In April, Prudential Securities will launch a second version of its Advisor account that will charge a higher fee but have no transaction charges.
Dubbed "Pru Advisor II" to distinguish it from the first version, the new account will allow discretionary trading. That's one reason why the transaction fee has been dropped.
"Competitive pressures being what they are, we see a need to have a fee-based account that includes transaction charges," says Dennis Drescher, the firm's senior vice president and director of private client services.
"We still believe that for the bulk of our clients, Pru Advisor I is the right way to go," Drescher adds. "We do not anticipate that a large percentage of the accounts will be discretionary."
As of January, the fee schedule for Advisor II hadn't been established. It will be higher than the fee on Advisor I and reps will be able to negotiate the rate, Drescher says.
One broker at the firm says he's heard the fee will scale down from 2.2 percent.
Meanwhile, Prudential will start testing a third, no-fee version of Advisor this month or next, Drescher says. Under this arrangement, clients will pay only an hourly rate for occasional consultations with a broker, along with the24 dollars 95 cents a trade charge.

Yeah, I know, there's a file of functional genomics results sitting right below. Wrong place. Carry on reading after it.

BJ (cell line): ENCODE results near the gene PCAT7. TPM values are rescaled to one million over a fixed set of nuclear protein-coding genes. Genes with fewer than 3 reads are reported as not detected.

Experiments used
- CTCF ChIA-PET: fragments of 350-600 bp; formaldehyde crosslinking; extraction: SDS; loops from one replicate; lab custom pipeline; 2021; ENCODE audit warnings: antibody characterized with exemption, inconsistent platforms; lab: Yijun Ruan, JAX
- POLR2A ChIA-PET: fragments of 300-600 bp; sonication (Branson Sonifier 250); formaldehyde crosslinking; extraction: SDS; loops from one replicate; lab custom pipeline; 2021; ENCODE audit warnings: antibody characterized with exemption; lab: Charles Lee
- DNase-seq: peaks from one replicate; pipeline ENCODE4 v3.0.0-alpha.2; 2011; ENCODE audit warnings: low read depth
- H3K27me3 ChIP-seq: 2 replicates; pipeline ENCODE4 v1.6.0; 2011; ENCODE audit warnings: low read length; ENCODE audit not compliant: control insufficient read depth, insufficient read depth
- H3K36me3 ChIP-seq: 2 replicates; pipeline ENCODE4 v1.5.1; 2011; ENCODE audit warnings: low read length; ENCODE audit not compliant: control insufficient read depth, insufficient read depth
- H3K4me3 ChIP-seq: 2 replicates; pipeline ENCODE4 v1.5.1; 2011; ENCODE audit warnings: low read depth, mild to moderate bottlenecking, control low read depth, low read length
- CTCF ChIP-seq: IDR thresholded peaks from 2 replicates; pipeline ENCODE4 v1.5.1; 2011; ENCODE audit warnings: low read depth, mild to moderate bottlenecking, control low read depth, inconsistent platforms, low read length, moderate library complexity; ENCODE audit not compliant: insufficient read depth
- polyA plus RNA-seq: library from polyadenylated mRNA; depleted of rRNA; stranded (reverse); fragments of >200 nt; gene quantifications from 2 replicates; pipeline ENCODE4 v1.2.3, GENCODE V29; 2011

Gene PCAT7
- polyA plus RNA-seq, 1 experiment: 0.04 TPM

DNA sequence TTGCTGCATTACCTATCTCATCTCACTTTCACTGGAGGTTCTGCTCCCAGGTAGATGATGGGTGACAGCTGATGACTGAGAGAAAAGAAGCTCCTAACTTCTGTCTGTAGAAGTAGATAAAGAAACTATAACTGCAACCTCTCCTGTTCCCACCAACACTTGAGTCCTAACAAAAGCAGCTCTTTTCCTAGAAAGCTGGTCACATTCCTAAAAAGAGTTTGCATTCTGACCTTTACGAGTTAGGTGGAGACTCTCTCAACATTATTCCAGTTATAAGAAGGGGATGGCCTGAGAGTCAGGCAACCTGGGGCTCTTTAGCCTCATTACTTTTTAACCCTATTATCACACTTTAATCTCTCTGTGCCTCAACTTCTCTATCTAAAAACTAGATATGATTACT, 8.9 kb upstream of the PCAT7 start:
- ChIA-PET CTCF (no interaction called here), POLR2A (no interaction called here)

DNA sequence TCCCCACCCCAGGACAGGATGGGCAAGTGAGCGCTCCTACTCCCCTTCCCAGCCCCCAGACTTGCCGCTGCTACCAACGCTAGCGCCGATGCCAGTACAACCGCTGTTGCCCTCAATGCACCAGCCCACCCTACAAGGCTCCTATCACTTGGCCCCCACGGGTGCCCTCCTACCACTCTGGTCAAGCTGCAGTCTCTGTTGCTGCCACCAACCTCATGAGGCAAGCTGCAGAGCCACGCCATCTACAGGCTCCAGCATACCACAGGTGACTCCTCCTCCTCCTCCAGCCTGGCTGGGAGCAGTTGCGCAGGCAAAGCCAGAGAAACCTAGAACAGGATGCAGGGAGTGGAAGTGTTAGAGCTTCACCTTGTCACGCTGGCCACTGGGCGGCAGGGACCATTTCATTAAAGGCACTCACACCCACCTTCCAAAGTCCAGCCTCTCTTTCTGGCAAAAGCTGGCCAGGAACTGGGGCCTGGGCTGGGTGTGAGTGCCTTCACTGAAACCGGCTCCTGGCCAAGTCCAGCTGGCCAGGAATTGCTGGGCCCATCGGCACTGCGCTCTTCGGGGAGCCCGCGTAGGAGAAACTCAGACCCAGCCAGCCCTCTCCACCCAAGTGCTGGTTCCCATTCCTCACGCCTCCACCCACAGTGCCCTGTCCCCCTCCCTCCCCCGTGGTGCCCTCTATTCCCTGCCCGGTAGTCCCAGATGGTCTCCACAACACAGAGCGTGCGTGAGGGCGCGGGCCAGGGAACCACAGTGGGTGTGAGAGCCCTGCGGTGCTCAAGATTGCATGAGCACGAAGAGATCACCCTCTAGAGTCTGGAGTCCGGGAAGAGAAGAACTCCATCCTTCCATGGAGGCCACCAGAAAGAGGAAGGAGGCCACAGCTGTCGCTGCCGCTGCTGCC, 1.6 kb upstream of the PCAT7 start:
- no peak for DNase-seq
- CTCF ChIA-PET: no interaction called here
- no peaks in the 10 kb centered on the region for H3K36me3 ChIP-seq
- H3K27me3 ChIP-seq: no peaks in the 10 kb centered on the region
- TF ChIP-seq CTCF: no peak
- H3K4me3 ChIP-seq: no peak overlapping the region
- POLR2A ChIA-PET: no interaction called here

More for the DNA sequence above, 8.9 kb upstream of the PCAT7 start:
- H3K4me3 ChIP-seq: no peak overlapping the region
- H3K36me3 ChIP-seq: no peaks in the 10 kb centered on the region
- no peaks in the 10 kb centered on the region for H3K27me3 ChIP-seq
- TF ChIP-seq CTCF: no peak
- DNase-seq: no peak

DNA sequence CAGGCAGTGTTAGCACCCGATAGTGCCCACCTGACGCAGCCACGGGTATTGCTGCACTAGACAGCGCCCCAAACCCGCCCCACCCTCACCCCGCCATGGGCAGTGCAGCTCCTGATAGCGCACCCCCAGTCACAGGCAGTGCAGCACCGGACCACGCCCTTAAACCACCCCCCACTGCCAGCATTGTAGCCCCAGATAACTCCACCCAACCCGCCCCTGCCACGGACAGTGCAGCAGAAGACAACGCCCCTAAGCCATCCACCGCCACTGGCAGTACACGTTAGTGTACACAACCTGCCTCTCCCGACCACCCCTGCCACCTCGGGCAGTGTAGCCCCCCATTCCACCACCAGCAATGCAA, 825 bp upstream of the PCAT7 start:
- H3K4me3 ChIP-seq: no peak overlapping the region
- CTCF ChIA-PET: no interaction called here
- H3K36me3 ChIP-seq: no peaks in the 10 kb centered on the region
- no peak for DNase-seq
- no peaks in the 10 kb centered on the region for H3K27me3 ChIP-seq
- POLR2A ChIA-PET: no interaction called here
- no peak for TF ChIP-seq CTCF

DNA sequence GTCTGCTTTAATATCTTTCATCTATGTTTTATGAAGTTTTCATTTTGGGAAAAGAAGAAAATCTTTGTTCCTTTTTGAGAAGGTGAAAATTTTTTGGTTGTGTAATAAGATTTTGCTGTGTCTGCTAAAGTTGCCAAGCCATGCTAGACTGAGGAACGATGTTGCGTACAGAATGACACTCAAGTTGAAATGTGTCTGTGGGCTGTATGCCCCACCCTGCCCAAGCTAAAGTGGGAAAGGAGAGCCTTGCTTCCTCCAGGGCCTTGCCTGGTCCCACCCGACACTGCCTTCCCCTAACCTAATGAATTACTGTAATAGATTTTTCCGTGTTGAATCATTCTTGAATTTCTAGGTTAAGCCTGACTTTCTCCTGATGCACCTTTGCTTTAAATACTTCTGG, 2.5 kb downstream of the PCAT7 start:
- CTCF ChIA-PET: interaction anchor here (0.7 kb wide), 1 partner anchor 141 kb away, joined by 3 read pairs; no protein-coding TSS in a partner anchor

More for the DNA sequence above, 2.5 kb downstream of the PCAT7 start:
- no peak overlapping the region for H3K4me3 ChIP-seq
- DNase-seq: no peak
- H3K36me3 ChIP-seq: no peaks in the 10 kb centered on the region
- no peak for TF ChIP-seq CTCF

Prudential is also working on a fourth version, which allows for contingency fee pricing. If an account doesn't meet its goals, "then the compensation to the FA would be minimal," Drescher says. But if the account does better than planned, "the FA would participate in those high water marks."
No test date for the fourth arrangement has been set, Drescher says, because such a pricing method needs clearance from regulators. The NYSE, for example, doesn't allow its member firms to offer performance pricing. But Prudential's legal staff is currently working with regulators to get clearance, which is anticipated by the end of the year, he adds.
As of mid-January, the firm had close to3.5 billion dollars in assets in Advisor I accounts. The percentage of new money is now running at 30 percent, Drescher says. Back in September, when the asset level was around1.5 billion dollars (the account was launched in May 1999), the percentage of new money was 22 percent.
In January, Prudential Securities lowered the minimum on its Advisor I account from 100,000 dollars to 50,000 dollars.
The firm ran a test and found that lowering the threshold increased account openings by 40 percent, according to Dennis Drescher, the firm's senior vice president and director of private client services.
The new 50,000 dollars minimum matches Morgan Stanley Dean Witter's Choice account, which carries a fee of 2.25 percent on equity assets of 150,000 dollars or less and no transaction charges. Prudential will maintain the same 1.5 percent minimum rate, even on smaller accounts, while retaining the 24 dollars 95 cents a trade charge, Drescher says.